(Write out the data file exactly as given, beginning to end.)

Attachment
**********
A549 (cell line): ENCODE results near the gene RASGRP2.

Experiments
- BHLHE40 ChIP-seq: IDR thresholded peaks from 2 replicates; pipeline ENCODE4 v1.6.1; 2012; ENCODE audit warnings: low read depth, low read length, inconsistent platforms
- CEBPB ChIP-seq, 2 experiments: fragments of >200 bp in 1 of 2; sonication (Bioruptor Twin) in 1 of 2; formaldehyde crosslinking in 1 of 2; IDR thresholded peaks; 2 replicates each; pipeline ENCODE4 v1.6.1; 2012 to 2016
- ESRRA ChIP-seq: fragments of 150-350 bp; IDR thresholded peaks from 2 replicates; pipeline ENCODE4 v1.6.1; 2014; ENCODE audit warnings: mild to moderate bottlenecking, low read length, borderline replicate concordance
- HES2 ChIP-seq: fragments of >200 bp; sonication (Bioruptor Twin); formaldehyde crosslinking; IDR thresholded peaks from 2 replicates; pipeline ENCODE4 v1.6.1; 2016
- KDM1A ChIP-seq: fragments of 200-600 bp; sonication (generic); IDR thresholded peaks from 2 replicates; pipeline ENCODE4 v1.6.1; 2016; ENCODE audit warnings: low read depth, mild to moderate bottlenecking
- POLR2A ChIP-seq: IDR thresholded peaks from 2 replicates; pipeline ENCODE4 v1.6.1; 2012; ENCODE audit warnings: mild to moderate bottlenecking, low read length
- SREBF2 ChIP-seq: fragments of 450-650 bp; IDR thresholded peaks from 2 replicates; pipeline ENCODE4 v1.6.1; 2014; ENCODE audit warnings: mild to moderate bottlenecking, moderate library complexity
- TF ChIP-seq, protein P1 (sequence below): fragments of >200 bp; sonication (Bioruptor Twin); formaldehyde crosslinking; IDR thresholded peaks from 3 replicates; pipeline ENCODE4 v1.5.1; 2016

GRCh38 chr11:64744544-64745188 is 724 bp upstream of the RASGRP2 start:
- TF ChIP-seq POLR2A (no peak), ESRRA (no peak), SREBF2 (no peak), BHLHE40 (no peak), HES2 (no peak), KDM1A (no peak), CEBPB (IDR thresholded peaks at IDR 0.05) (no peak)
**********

A549 (cell line): ENCODE results near the gene RASGRP2.

Experiments
- BHLHE40 ChIP-seq: IDR thresholded peaks from 2 replicates; pipeline ENCODE4 v1.6.1; 2012; ENCODE audit warnings: low read depth, low read length, inconsistent platforms
- CEBPB ChIP-seq, 2 experiments: fragments of >200 bp in 1 of 2; sonication (Bioruptor Twin) in 1 of 2; formaldehyde crosslinking in 1 of 2; IDR thresholded peaks; 2 replicates each; pipeline ENCODE4 v1.6.1; 2012 to 2016
- ESRRA ChIP-seq: fragments of 150-350 bp; IDR thresholded peaks from 2 replicates; pipeline ENCODE4 v1.6.1; 2014; ENCODE audit warnings: mild to moderate bottlenecking, low read length, borderline replicate concordance
- HES2 ChIP-seq: fragments of >200 bp; sonication (Bioruptor Twin); formaldehyde crosslinking; IDR thresholded peaks from 2 replicates; pipeline ENCODE4 v1.6.1; 2016
- KDM1A ChIP-seq: fragments of 200-600 bp; sonication (generic); IDR thresholded peaks from 2 replicates; pipeline ENCODE4 v1.6.1; 2016; ENCODE audit warnings: low read depth, mild to moderate bottlenecking
- POLR2A ChIP-seq: IDR thresholded peaks from 2 replicates; pipeline ENCODE4 v1.6.1; 2012; ENCODE audit warnings: mild to moderate bottlenecking, low read length
- SREBF2 ChIP-seq: fragments of 450-650 bp; IDR thresholded peaks from 2 replicates; pipeline ENCODE4 v1.6.1; 2014; ENCODE audit warnings: mild to moderate bottlenecking, moderate library complexity
- TF ChIP-seq, protein P1 (sequence below): fragments of >200 bp; sonication (Bioruptor Twin); formaldehyde crosslinking; IDR thresholded peaks from 3 replicates; pipeline ENCODE4 v1.5.1; 2016

GRCh38 chr11:64744544-64745188 is 724 bp upstream of the RASGRP2 start:
- TF ChIP-seq POLR2A (no peak), ESRRA (no peak), SREBF2 (no peak), BHLHE40 (no peak), HES2 (no peak), KDM1A (no peak), CEBPB (IDR thresholded peaks at IDR 0.05) (no peak)